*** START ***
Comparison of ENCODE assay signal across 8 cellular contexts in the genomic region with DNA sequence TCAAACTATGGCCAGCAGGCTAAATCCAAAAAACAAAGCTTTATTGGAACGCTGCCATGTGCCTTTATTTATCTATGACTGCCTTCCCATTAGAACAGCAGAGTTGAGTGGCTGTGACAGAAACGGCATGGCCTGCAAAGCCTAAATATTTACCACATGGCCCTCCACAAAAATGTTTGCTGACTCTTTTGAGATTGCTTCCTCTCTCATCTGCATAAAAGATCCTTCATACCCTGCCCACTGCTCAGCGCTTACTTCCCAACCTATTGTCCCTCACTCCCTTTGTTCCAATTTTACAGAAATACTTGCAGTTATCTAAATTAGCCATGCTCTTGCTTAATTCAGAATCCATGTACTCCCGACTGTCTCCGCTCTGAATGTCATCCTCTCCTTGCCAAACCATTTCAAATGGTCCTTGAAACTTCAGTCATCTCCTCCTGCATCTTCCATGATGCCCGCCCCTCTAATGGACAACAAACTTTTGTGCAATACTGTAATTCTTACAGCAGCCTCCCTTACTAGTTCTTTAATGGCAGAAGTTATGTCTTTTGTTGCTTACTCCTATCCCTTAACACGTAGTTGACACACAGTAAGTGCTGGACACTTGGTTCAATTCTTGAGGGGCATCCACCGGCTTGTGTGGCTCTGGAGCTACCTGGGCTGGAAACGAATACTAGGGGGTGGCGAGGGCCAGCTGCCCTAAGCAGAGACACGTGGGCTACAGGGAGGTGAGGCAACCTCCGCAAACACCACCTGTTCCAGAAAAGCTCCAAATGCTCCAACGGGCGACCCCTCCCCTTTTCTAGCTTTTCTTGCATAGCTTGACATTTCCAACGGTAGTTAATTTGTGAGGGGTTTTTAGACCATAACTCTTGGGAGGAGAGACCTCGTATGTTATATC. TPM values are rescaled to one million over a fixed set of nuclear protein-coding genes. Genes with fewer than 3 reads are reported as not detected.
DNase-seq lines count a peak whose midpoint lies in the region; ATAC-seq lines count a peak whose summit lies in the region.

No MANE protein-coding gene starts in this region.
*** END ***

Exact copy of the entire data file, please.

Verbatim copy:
Comparison of ENCODE assay signal across 8 cellular contexts in the genomic region with DNA sequence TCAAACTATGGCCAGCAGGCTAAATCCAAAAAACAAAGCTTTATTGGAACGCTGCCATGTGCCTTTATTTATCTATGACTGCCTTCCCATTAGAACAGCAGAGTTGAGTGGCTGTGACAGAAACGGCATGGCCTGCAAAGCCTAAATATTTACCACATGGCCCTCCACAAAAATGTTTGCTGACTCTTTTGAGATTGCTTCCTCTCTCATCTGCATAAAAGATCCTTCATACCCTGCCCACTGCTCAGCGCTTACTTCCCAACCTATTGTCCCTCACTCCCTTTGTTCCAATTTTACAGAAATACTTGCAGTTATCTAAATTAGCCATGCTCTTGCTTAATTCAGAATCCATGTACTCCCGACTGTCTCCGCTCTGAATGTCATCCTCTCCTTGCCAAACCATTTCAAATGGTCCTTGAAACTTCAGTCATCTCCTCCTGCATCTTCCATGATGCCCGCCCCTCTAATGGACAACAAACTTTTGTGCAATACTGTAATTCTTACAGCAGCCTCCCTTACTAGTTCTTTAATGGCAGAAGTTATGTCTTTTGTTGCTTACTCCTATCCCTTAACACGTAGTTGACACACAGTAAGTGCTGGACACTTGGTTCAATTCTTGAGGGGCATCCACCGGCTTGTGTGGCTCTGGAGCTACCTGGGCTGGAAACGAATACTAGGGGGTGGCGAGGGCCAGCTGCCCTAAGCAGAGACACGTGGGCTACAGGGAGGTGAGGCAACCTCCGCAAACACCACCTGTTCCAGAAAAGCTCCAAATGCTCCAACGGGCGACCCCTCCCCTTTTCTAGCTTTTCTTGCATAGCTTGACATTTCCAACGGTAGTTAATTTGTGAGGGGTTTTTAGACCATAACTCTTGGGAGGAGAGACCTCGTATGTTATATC. TPM values are rescaled to one million over a fixed set of nuclear protein-coding genes. Genes with fewer than 3 reads are reported as not detected.
DNase-seq lines count a peak whose midpoint lies in the region; ATAC-seq lines count a peak whose summit lies in the region.

No MANE protein-coding gene starts in this region.